WEEK 28: Oh, Kazakhstan…

Version 2Sometimes, all you can do is shake your head and say, “Oh, Kazakhstan.” The epic short-sightedness of Kazakhstan’s latest legal gaffe is mind blowing. Read on:

Recent legislation has deemed many of the popular tourist areas in Kazakhstan, and other (as of yet, unspecified) locations within 25 kilometers of the border “closed zones.” In order for foreigners (yup, even diplomats like us) to legally visit any of these sites, they must send a written request on official Consulate letterhead to the Almaty Immigration Police Department 20 business days in advance. Each request is good for one visit only. There is no clear information about how the new law will be enforced, but perpetrators will either be arrested or fined a hearty sum.

Sam’s first reaction to this news was, “Congratulations, Kazakhstan, on losing your 2022 Olympic bid!” (Another of Sam’s reactions: “Wait, isn’t our apartment within 25 kilometers of the border?” Why yes. Yes it is.)

But seriously now folks, let’s discuss:

Almaty’s southernmost border clings to the foothills of the Tien Shan mountain range, which marks the border between Kazakhstan and Kyrgyzstan. The best hiking, camping, and skiing that Kazakhstan has to offer take place in these foothills and surrounding mountain peaks and passes—all of it within 25 kilometers of the country’s border.

Some people who we imagine will be affected by the new law:

Olympic athletes—who tend to be (duh) foreigners—will certainly want to visit before the games, practice on Medeu’s sky-high skating rink, and build red blood cells on Shymbulak’s ski slopes. Assuming the law sticks (and KZ wins the Olympic bid), they’ll be required to obtain a permit for each of their visits to these locations. Meanwhile, do I even need to mention the foreign spectators who hope to see the Olympic athletes in action?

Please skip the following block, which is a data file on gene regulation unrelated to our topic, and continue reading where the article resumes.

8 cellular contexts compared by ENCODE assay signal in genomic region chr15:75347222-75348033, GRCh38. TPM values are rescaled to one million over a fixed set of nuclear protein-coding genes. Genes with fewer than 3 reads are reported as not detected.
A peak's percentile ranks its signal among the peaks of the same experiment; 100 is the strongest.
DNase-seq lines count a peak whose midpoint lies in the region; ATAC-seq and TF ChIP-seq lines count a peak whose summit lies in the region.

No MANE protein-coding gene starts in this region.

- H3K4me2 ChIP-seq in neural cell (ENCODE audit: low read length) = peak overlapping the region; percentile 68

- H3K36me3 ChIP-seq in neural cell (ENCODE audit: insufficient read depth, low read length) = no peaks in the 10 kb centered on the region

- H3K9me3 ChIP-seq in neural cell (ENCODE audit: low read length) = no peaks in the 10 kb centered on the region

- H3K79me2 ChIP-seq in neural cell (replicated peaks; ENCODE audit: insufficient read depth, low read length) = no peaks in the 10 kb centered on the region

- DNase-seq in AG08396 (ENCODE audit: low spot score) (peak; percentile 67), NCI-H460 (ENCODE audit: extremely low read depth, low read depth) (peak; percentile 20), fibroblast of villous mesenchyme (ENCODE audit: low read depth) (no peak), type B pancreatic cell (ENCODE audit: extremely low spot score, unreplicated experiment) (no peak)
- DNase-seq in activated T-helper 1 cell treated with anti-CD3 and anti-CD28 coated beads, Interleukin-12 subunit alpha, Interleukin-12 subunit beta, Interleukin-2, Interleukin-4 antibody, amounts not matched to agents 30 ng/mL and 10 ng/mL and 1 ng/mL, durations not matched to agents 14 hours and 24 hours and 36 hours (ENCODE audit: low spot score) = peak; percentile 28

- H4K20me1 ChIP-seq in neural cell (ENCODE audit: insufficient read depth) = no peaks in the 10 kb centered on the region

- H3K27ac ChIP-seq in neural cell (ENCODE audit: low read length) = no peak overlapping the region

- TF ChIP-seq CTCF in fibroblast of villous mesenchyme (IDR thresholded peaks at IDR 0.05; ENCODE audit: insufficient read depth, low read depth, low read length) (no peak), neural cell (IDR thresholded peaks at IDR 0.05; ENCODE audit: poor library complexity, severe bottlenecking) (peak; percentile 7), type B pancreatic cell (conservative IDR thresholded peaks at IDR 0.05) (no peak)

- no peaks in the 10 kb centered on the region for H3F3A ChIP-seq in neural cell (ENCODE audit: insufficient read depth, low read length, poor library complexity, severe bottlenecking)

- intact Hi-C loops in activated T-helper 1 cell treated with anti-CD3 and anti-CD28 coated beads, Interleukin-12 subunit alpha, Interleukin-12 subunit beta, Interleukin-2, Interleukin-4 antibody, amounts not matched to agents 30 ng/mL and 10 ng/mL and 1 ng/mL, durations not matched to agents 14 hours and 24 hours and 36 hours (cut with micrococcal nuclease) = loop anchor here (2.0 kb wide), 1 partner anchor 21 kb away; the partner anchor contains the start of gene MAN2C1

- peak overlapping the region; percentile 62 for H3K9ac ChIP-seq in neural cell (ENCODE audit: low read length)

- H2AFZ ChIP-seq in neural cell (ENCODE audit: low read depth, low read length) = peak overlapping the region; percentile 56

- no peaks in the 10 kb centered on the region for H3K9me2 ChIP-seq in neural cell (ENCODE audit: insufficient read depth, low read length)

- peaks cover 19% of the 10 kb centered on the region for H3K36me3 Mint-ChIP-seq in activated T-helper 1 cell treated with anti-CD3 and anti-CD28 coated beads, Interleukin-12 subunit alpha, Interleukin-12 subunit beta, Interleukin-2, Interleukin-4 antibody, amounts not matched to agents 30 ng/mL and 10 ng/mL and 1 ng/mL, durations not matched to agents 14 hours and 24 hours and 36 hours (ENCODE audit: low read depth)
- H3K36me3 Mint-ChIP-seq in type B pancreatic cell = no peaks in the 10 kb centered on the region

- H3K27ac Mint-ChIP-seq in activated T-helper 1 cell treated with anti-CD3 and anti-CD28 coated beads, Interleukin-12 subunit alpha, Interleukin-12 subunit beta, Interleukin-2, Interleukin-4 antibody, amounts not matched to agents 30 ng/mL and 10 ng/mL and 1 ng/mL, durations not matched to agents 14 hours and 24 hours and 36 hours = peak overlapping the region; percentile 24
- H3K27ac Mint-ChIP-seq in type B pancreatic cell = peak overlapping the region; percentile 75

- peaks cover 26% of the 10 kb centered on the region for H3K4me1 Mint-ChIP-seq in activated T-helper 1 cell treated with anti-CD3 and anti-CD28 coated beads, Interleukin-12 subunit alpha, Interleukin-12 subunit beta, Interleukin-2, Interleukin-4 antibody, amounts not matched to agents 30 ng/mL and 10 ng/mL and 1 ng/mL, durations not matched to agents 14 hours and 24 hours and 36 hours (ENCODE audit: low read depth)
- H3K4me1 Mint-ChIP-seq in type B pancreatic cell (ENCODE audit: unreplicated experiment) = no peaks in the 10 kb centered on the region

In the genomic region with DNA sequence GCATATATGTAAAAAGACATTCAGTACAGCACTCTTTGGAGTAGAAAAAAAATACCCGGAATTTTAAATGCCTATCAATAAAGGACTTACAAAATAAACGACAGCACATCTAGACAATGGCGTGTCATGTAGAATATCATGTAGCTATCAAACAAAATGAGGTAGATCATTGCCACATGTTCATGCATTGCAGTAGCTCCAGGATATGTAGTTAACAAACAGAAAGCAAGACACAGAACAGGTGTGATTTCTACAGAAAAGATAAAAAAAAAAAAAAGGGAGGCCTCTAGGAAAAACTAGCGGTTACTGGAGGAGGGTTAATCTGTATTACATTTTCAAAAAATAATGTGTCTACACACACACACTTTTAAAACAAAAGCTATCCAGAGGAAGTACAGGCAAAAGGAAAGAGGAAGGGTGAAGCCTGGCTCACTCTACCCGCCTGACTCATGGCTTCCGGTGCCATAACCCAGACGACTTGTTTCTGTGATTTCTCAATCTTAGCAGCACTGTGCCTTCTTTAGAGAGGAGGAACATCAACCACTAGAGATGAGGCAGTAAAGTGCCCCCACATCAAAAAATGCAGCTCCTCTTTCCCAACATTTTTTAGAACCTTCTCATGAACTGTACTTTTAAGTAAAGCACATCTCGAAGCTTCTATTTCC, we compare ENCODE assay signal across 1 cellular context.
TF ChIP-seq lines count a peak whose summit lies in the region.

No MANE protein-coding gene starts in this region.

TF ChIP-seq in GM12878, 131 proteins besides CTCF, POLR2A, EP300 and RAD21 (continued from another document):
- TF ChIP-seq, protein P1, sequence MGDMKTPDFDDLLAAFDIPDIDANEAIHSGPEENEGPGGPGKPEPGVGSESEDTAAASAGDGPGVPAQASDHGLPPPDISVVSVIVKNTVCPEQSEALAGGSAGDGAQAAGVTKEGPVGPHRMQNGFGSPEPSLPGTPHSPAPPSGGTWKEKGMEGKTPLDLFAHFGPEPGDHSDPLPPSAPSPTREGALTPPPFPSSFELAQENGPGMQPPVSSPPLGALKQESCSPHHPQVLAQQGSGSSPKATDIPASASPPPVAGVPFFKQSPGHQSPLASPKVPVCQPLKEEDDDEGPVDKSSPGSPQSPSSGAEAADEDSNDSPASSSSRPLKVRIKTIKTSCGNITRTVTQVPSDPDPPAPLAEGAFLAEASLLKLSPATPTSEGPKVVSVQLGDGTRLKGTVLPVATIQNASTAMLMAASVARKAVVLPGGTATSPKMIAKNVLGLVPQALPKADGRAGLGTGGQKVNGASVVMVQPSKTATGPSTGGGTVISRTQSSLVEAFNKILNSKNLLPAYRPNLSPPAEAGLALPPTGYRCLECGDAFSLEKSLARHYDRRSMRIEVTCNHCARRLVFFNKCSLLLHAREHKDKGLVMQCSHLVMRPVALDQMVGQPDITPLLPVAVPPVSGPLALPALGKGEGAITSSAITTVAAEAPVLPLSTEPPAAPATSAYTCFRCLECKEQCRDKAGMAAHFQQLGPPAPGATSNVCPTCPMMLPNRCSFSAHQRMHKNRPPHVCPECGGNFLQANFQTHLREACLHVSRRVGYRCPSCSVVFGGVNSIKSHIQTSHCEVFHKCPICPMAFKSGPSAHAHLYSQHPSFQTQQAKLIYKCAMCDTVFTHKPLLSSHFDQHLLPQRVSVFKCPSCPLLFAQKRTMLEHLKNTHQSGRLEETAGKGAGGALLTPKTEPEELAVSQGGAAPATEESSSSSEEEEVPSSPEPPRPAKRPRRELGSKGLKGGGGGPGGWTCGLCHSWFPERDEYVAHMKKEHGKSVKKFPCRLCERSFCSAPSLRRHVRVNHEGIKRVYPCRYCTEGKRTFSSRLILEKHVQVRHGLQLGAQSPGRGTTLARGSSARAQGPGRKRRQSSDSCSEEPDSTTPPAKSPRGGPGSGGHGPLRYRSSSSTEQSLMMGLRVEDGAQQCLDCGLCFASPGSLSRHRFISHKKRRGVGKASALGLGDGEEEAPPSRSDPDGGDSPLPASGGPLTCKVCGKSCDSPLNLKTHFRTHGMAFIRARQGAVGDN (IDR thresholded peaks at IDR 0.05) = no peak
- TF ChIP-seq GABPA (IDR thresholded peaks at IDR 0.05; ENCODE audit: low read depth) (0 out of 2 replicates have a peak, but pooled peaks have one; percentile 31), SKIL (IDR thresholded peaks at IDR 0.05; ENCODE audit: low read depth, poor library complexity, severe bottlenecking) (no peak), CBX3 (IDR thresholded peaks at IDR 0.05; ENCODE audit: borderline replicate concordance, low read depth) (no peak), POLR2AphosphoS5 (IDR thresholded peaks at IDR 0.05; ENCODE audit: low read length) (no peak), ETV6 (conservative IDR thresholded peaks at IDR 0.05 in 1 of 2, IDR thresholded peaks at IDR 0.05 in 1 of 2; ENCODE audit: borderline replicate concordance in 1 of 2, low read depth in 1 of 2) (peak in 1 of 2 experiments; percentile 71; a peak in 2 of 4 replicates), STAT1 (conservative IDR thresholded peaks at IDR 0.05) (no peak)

Tourists looking for an unique destination for outdoor adventures are no doubt attracted to southern Kazakhstan’s mountains. But personal experience tells us that the requirement to obtain a permit for these visits will be minimally publicized. Off-the-beaten-path adventures might end instead in arrest—for a broken law that foreign hikers had no idea existed.

And on a personal note, I believe that Kazakhstan’s great outdoors is its greatest asset. The bureaucratic black hole into which our requests will undoubtedly disappear, in combination with the difficulty of choosing hiking, camping, or skiing destinations nearly a month in advance (due to weather conditions, avalanche risk, etc.), makes Kazakhstan’s single most attractive characteristic off-limits to the very population that it should be courting.

Oh, Kazakhstan…

{Above: “The Lenin Hut” is a well-known landmark to those who frequent Kim-Asar Gorge—now off-limits to foreigners.}

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